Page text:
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Say I have two different datasets with a few hundred cases and 100 predictors each. The dependent variable in both dataset is the class (nominal) to which a case belongs, but in the first dataset, there are 15 such classes, whereas the second dataset only has 10 different classes. In principle, however, the cases in both datasets should be classified equally well into the correct class using the 100 available predictors. I grow a random forest (mtry=10, ntree=1000) separately on both datasets and find that the out-of-bag (OOB) classification accuracy in the first dataset is, say, 75%, whereas it is 85% in the second dataset.

Question: Do I need inferential statistics to compare these two percentages, and if so, which? Is there any (subject-matter) study addressing this issue?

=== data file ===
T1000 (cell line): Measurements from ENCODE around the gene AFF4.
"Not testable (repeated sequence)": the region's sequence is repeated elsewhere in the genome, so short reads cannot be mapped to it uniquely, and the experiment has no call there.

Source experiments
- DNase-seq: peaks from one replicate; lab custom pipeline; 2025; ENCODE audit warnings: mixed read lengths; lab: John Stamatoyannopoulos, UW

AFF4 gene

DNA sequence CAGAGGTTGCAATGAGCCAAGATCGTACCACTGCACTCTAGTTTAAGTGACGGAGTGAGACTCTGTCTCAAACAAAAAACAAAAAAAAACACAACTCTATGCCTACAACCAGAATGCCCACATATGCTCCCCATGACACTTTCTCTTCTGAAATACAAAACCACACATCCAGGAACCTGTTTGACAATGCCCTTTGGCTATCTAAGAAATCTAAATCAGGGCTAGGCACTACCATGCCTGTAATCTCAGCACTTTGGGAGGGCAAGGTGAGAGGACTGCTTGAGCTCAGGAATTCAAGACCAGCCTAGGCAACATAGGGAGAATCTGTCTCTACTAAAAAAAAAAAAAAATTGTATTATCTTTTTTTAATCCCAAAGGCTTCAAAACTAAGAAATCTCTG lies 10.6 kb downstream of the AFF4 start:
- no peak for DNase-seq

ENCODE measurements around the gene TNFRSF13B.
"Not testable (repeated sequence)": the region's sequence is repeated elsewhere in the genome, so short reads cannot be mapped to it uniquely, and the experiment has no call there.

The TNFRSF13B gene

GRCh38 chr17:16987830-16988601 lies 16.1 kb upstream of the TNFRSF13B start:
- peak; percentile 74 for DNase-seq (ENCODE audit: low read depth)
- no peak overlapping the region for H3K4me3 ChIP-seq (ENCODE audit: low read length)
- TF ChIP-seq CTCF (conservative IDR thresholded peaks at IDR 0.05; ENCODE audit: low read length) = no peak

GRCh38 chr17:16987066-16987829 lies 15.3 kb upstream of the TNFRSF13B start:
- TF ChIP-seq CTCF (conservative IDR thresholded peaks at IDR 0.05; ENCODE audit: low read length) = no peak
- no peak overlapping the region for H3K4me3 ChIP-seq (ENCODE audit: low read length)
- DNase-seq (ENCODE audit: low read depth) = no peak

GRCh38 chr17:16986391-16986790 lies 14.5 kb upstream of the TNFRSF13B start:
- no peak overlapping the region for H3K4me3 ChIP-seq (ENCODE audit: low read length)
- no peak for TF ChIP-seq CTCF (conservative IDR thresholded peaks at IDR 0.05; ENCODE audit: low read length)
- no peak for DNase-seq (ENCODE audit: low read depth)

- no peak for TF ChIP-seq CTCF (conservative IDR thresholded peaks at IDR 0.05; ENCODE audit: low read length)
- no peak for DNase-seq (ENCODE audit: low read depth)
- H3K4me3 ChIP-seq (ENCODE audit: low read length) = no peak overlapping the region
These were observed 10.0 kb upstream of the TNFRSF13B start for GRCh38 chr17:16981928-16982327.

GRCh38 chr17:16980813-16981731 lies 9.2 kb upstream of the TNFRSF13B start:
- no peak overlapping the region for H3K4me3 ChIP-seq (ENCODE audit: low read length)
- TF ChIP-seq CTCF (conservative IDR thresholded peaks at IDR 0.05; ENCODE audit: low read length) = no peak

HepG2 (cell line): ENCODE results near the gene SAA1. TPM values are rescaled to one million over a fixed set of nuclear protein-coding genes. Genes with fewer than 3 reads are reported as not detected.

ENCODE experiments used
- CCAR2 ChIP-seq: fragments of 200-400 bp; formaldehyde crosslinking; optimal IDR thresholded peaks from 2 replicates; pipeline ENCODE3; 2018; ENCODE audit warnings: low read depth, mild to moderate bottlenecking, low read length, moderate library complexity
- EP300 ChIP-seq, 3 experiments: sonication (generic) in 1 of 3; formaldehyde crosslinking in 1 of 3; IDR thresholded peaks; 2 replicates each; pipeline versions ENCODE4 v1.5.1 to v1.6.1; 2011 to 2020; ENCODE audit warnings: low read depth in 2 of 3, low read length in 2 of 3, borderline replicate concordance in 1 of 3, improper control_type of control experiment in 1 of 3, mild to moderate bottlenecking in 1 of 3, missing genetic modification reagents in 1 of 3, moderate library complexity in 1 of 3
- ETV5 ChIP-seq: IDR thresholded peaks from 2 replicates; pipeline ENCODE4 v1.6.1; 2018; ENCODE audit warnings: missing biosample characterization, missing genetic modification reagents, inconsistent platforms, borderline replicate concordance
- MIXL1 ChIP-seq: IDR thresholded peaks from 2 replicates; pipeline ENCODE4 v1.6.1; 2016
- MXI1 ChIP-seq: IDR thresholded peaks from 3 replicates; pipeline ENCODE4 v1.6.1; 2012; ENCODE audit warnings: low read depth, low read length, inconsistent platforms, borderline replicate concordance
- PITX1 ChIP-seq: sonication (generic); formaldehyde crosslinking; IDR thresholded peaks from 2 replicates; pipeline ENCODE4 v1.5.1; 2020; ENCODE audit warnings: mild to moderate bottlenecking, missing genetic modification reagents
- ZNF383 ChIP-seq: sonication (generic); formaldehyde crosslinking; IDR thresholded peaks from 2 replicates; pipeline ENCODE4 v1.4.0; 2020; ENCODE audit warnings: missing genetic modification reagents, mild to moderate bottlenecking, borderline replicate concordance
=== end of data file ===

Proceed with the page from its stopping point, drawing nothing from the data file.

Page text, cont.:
My thinking at the moment: I'm not sure what the reference populations that I want to generalise to are. On the one hand, I'm comparing the classification rates of two random forests, which are 'sampled' (due to the randomness inherent to the random forest algorithm) from a larger population of random forests. However, a sample of 10 random forests with ntree=1000 is equivalent to a large random forest with ntree=10000, and the classification rates are already at asymptote for ntree=1000. Thus, if I want to generalise to the larger population of possible random forests grown on the same datasets, I think I don't need inferential statistics since I'm essentially dealing with population values.

On the other hand, the few hundred cases in each dataset are a sample of the population of possible cases, too. From this perspective, I should maybe compute a $\chi^2$ test on the number of correctly vs incorrectly classified cases in each dataset.

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  • $\begingroup$ Why do you want to use one data set over the other? If they contain the same info why not just mix them up and train your random forest on that? $\endgroup$ – JEquihua Nov 6 '13 at 18:44

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